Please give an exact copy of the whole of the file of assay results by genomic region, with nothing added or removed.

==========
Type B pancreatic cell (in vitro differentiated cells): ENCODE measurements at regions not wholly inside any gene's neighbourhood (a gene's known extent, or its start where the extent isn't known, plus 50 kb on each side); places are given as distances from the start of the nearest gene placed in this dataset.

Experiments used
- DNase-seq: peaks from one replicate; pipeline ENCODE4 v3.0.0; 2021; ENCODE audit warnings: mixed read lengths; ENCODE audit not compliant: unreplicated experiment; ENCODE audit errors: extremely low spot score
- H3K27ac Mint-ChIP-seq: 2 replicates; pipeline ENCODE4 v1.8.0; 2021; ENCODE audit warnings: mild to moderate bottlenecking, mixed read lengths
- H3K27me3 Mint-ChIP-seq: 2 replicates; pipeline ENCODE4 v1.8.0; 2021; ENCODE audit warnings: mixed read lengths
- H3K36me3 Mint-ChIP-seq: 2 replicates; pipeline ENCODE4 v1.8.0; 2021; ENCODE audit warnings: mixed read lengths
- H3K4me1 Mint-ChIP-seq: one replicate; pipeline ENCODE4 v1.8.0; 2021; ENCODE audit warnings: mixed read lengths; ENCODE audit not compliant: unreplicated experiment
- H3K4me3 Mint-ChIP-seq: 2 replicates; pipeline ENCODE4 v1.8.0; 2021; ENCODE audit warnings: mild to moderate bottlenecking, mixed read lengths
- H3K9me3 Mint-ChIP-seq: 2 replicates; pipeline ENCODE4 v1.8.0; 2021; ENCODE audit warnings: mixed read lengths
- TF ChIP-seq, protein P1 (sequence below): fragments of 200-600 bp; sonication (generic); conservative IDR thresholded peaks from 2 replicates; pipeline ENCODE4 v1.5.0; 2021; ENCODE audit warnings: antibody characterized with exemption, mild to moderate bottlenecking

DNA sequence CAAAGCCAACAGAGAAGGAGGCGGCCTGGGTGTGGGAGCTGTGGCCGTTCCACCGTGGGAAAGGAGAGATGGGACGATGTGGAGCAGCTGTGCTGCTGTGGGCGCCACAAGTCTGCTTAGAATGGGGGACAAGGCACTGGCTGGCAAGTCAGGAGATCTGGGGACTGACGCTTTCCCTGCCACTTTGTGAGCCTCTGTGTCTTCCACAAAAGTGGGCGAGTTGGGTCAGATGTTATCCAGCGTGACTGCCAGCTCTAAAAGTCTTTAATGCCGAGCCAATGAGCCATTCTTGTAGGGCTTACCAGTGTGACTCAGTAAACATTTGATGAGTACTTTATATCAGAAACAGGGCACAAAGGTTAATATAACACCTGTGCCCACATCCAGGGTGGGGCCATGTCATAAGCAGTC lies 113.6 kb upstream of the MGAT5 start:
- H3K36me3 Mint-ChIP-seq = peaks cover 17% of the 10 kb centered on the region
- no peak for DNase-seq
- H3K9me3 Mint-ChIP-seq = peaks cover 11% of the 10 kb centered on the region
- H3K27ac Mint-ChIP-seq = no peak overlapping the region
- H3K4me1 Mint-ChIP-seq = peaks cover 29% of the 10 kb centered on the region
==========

Type B pancreatic cell (in vitro differentiated cells): ENCODE measurements at regions not wholly inside any gene's neighbourhood (a gene's known extent, or its start where the extent isn't known, plus 50 kb on each side); places are given as distances from the start of the nearest gene placed in this dataset.

Experiments used
- DNase-seq: peaks from one replicate; pipeline ENCODE4 v3.0.0; 2021; ENCODE audit warnings: mixed read lengths; ENCODE audit not compliant: unreplicated experiment; ENCODE audit errors: extremely low spot score
- H3K27ac Mint-ChIP-seq: 2 replicates; pipeline ENCODE4 v1.8.0; 2021; ENCODE audit warnings: mild to moderate bottlenecking, mixed read lengths
- H3K27me3 Mint-ChIP-seq: 2 replicates; pipeline ENCODE4 v1.8.0; 2021; ENCODE audit warnings: mixed read lengths
- H3K36me3 Mint-ChIP-seq: 2 replicates; pipeline ENCODE4 v1.8.0; 2021; ENCODE audit warnings: mixed read lengths
- H3K4me1 Mint-ChIP-seq: one replicate; pipeline ENCODE4 v1.8.0; 2021; ENCODE audit warnings: mixed read lengths; ENCODE audit not compliant: unreplicated experiment
- H3K4me3 Mint-ChIP-seq: 2 replicates; pipeline ENCODE4 v1.8.0; 2021; ENCODE audit warnings: mild to moderate bottlenecking, mixed read lengths
- H3K9me3 Mint-ChIP-seq: 2 replicates; pipeline ENCODE4 v1.8.0; 2021; ENCODE audit warnings: mixed read lengths
- TF ChIP-seq, protein P1 (sequence below): fragments of 200-600 bp; sonication (generic); conservative IDR thresholded peaks from 2 replicates; pipeline ENCODE4 v1.5.0; 2021; ENCODE audit warnings: antibody characterized with exemption, mild to moderate bottlenecking

DNA sequence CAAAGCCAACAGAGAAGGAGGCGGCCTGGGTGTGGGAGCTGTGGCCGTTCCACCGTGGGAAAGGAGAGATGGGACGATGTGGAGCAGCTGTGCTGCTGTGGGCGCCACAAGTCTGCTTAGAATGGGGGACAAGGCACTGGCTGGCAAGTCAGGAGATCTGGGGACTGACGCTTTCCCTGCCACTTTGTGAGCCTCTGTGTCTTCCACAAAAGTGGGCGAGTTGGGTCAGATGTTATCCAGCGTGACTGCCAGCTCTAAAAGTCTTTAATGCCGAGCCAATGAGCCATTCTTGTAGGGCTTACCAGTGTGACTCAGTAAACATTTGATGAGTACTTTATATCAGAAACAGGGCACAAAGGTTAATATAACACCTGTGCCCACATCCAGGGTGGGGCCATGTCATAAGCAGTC lies 113.6 kb upstream of the MGAT5 start:
- H3K36me3 Mint-ChIP-seq = peaks cover 17% of the 10 kb centered on the region
- no peak for DNase-seq
- H3K9me3 Mint-ChIP-seq = peaks cover 11% of the 10 kb centered on the region
- H3K27ac Mint-ChIP-seq = no peak overlapping the region
- H3K4me1 Mint-ChIP-seq = peaks cover 29% of the 10 kb centered on the region